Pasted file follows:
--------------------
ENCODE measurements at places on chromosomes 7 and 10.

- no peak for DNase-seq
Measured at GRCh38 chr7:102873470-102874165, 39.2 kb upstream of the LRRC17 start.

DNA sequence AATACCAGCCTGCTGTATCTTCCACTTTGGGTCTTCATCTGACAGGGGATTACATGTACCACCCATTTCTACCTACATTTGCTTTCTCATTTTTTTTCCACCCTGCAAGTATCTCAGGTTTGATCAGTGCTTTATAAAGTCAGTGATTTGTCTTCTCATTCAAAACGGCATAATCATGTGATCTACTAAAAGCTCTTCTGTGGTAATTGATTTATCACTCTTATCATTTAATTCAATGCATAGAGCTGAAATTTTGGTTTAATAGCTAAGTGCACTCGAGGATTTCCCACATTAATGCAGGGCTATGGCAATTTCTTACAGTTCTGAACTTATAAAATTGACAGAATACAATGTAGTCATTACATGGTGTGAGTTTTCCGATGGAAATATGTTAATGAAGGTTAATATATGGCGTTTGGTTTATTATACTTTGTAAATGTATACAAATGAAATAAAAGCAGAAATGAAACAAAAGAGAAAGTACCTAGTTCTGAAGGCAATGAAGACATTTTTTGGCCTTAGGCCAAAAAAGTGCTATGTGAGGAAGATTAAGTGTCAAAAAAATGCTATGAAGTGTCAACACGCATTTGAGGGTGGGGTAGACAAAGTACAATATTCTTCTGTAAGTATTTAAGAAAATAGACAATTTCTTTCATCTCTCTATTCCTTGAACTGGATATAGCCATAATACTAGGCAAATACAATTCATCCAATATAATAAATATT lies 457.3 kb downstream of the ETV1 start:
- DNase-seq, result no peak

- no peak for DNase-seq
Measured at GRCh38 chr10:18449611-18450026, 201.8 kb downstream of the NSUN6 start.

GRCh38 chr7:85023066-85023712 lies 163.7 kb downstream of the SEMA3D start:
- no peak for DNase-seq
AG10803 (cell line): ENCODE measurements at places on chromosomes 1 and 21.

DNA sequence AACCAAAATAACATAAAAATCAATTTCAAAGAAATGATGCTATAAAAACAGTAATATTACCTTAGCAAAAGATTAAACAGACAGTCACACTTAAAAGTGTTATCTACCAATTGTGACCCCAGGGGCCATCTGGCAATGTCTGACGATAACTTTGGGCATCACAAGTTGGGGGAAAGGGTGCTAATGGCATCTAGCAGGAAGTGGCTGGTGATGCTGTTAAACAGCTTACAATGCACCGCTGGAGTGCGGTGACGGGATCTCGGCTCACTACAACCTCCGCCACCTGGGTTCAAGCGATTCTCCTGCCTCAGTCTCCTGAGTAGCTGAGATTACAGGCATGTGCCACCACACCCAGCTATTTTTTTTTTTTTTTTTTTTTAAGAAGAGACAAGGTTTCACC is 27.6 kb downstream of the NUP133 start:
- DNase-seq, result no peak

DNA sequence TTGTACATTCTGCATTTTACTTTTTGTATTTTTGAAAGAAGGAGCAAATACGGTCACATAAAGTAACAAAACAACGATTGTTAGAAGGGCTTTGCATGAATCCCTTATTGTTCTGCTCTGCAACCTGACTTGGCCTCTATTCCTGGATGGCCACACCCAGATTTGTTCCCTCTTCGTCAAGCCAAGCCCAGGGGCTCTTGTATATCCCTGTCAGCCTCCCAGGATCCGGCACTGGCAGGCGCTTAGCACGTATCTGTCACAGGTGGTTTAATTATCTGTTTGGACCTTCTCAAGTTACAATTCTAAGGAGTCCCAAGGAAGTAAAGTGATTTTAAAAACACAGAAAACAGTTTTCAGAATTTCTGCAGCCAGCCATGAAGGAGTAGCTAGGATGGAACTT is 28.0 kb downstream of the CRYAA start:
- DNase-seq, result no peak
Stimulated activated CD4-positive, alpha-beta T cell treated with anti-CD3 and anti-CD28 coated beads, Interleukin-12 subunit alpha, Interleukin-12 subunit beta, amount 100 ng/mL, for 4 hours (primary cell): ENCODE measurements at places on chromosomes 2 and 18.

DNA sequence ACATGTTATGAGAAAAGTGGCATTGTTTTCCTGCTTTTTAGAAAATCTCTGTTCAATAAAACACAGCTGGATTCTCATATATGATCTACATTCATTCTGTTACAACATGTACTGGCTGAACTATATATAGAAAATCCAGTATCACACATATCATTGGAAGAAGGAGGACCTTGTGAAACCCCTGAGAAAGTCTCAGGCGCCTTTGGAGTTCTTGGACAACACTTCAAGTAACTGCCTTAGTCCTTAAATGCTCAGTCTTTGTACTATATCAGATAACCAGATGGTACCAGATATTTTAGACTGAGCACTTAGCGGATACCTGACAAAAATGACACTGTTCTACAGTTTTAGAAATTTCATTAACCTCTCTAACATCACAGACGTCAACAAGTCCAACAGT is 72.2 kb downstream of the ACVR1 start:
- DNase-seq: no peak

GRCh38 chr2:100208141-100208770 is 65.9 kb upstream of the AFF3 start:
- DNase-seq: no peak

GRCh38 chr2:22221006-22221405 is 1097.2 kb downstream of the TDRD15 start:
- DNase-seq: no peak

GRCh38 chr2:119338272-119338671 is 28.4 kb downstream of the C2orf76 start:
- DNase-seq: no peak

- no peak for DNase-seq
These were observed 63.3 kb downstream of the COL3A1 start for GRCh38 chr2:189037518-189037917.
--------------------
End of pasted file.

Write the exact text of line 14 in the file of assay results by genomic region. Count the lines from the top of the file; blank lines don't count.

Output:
- DNase-seq, result no peak